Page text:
Greek postage stamp showing Demeter
This Week's Deity Profile

Goddess of the Harvest

  Roman Name: Ceres
  Sacred City: Eleusis
  Sacred Plant: Wheat and grain
  Totem Animal: Pig
  How to Identify Her: Look for grain images

The background image in the table above may look like rice, but actually it's grains of wheat. Honest!

Images of Demeter are available courtesy of Laurel Bowman's Classical Myth: The Ancient Sources

As Aphrodite was the goddess of animal fertility, Demeter was the goddess of vegetable fertility. Thus, her Roman name, Ceres, is the root of the English word "cereal," which referred to grains in general before the age of Kellogg's Corn Flakes.

grainAnd speaking of corn, when Demeter is referred to as "the goddess of corn" this is not a reference to maize (the vegetable that Americans call "corn"), but rather to wheat. That's because the early mythographers in the English language were British, and in Britain the term refers to cereal (in the pre-Kelloggian sense) grain.

maizeIn ancient depictions of her you will almost always see her carrying a sheaf of wheat, and never an ear of corn. If you'll think back to your days in grade school, you'll remember that maize is a New World crop that the Indians introduced to the Pilgrims.

Okay, now we've got that cleared up, let's look at Demeter's history.

Unlike the contradictory stories about Aphrodite, whom some authors claim as the oldest of the goddesses and others claim as the daughter of Zeus and either Dione or Metis (yes, Metis--Athena's mom), Demeter's biography is straightforward. She is one of the senior generation of the Olympian pantheon, along with her sisters Hera and Hestia and her brothers Zeus, Poseidon, and Hades. They are all the children of the ill-fated Cronus and the earth goddess Rhea.

You'll notice that the Cronus link ends with an interesting indication that it is Cronus who is associated with the harvest aspect, as opposed to the fertility aspect. Rhea produces; Cronus reaps:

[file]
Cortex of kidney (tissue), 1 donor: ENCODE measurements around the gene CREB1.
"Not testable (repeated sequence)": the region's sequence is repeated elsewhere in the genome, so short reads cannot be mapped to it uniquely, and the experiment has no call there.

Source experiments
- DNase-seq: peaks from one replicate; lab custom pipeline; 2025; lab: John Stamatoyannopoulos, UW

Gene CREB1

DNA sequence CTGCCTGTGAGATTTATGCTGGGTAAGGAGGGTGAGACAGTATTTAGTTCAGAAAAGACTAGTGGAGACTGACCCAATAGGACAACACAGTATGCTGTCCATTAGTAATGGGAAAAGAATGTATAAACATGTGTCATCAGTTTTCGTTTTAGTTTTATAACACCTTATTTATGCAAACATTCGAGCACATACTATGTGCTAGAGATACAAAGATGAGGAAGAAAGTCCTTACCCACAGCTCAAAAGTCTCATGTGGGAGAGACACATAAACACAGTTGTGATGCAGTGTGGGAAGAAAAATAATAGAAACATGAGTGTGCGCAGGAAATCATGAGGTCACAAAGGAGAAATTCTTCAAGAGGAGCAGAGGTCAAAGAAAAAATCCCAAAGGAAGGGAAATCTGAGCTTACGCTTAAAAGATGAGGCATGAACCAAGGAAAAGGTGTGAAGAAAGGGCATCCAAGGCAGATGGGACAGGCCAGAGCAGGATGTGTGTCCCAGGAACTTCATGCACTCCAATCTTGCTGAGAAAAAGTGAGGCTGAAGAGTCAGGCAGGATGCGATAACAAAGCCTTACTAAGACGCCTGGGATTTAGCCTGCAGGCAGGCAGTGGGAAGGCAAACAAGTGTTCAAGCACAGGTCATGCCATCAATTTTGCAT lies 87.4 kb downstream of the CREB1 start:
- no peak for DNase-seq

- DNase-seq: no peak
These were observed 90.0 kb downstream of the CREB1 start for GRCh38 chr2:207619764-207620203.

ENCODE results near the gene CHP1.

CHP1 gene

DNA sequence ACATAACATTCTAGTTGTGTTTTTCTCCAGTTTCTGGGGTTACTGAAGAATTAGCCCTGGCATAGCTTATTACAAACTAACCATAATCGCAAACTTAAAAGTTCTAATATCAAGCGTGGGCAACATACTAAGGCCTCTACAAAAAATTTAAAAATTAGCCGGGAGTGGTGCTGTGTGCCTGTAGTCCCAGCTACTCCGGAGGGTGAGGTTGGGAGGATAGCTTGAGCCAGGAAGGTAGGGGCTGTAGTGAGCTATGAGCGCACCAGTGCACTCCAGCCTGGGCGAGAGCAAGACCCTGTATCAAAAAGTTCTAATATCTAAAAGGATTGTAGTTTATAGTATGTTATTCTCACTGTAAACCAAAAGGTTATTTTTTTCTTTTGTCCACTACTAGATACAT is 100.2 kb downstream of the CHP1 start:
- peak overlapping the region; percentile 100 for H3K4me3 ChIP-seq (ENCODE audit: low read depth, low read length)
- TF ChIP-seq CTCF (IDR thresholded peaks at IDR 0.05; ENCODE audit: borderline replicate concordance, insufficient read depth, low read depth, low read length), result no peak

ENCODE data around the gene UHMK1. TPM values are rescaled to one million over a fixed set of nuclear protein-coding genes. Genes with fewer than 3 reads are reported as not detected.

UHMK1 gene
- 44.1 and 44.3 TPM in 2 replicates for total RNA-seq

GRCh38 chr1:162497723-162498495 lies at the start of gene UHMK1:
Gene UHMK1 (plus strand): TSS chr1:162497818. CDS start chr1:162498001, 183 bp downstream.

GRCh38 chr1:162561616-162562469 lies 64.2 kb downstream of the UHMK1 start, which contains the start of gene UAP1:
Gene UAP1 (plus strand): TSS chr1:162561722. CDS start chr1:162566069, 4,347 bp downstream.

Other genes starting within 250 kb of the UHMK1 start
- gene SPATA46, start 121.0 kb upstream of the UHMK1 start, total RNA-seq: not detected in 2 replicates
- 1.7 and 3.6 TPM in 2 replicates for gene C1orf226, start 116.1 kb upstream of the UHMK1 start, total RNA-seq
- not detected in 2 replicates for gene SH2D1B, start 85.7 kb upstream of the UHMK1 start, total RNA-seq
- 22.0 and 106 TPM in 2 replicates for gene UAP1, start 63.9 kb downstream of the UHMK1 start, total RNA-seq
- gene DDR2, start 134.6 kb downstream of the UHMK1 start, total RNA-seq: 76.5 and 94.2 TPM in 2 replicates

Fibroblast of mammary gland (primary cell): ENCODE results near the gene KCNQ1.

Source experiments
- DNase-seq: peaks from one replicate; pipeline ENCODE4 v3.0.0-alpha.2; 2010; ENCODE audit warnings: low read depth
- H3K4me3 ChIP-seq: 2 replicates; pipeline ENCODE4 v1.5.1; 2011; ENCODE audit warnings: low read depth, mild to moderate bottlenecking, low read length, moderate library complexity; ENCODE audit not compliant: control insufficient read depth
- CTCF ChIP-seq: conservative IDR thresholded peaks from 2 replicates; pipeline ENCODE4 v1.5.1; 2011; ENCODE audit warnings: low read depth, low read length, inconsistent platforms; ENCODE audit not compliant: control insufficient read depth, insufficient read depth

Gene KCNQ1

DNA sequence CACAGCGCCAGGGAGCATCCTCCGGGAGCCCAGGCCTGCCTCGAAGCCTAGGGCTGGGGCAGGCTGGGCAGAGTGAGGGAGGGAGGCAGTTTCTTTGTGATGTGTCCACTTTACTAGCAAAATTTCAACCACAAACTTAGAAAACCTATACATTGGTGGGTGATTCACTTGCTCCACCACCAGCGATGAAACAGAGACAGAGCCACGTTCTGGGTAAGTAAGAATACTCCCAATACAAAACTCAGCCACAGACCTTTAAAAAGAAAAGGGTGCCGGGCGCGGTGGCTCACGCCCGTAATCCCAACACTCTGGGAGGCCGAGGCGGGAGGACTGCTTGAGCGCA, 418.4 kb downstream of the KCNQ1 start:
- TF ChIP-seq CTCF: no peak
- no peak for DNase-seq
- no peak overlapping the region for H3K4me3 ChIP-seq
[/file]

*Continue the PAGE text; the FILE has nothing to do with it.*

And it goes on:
In Athens on the 12th day of the month Hekatombaion a festival was held in honour of Cronus, which was known as the "Kronia." It was a celebration of the harvest. In art, Cronus was depicted carrying a sickle used to gather the harvest, but this was also the weapon he used to castrate his father.
If you're wondering whether it's about time for the "Kronia," I'm sorry to report it's too late. I checked a site on the Athenian calendar and it seems that Hekatombaion started in early July. Our climate's a bit different from theirs, you know!

I only included the Rhea link because I think the part about the lion chariot is pretty cool.

relief from Eleusis

Demeter combines elements of both her parents, as she is the goddess of fertility and harvest all in one. Her first worshipper was Triptolemus, a native of Eleusis to whom Demeter gave the secret of cultivating grain, along with a magic chariot so he could travel around and spread the news, sowing crops as he went. Think of him as a mythological precursor to our American folk hero Johnny Appleseed.

The photograph shown here is of an ancient relief that was found at Eleusis, representing Demeter and her daughter Persephonê (Roman name Proserpina) presenting Triptolemus with his first set of seeds. The image in the top right-hand corner of this page is taken from a Greek postage stamp; if you scroll up and take another look at it, you'll see that it is clearly based on the Eleusis relief, only Triptolemus's chariot appears to have metamorphosed into a tractor.

Rossetti's 'Proserpine' Persephonê and Eleusis are Demeter's two most famous associations. The "Rape of Persephonê" is described in such gorgeous detail in the Homeric Hymn to Demeter, which Powell has included almost in its entirety, that I hardly need to go into any detail about it here. But I would like to mention that this is another one of those tricky words that have changed meaning; "rape" here means "abduction," though obviously the modern meaning underlies it in this case.

For some reason the Rape of Persephonê is a favorite subject for artists over the past couple of centuries, and it's a common theme in statues and paintings. One of my favorite images, however, is this painting by the Victorian artist Dante Gabriel Rossetti, which shows Persephonê all by herself, clutching the fatal pomegranate and looking suitably depressed.